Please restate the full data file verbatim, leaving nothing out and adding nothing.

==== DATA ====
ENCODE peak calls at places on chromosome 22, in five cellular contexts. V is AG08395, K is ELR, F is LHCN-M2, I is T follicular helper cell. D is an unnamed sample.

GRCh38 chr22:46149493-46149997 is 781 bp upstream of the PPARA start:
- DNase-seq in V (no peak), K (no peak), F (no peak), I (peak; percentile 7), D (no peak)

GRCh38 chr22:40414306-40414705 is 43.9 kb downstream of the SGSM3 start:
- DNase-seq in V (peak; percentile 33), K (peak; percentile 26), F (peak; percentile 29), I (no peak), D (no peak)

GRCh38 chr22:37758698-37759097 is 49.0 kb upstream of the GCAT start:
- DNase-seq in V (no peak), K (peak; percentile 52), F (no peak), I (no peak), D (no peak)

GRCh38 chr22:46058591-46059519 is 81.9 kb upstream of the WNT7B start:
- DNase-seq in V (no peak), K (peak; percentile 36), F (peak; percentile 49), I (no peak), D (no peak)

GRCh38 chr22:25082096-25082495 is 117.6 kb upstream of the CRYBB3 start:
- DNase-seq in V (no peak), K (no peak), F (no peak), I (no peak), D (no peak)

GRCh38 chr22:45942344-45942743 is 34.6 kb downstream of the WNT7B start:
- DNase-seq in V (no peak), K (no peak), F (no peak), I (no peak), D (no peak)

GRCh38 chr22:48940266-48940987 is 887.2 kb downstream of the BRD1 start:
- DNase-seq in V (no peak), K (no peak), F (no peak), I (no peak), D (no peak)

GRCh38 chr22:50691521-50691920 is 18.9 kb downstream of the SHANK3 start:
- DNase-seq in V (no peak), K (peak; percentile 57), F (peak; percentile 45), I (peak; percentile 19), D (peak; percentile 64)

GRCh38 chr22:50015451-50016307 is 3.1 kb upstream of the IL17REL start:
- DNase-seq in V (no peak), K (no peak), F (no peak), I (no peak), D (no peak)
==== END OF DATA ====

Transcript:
ENCODE peak calls at places on chromosome 22, in five cellular contexts. V is AG08395, K is ELR, F is LHCN-M2, I is T follicular helper cell. D is an unnamed sample.

GRCh38 chr22:46149493-46149997 is 781 bp upstream of the PPARA start:
- DNase-seq in V (no peak), K (no peak), F (no peak), I (peak; percentile 7), D (no peak)

GRCh38 chr22:40414306-40414705 is 43.9 kb downstream of the SGSM3 start:
- DNase-seq in V (peak; percentile 33), K (peak; percentile 26), F (peak; percentile 29), I (no peak), D (no peak)

GRCh38 chr22:37758698-37759097 is 49.0 kb upstream of the GCAT start:
- DNase-seq in V (no peak), K (peak; percentile 52), F (no peak), I (no peak), D (no peak)

GRCh38 chr22:46058591-46059519 is 81.9 kb upstream of the WNT7B start:
- DNase-seq in V (no peak), K (peak; percentile 36), F (peak; percentile 49), I (no peak), D (no peak)

GRCh38 chr22:25082096-25082495 is 117.6 kb upstream of the CRYBB3 start:
- DNase-seq in V (no peak), K (no peak), F (no peak), I (no peak), D (no peak)

GRCh38 chr22:45942344-45942743 is 34.6 kb downstream of the WNT7B start:
- DNase-seq in V (no peak), K (no peak), F (no peak), I (no peak), D (no peak)

GRCh38 chr22:48940266-48940987 is 887.2 kb downstream of the BRD1 start:
- DNase-seq in V (no peak), K (no peak), F (no peak), I (no peak), D (no peak)

GRCh38 chr22:50691521-50691920 is 18.9 kb downstream of the SHANK3 start:
- DNase-seq in V (no peak), K (peak; percentile 57), F (peak; percentile 45), I (peak; percentile 19), D (peak; percentile 64)

GRCh38 chr22:50015451-50016307 is 3.1 kb upstream of the IL17REL start:
- DNase-seq in V (no peak), K (no peak), F (no peak), I (no peak), D (no peak)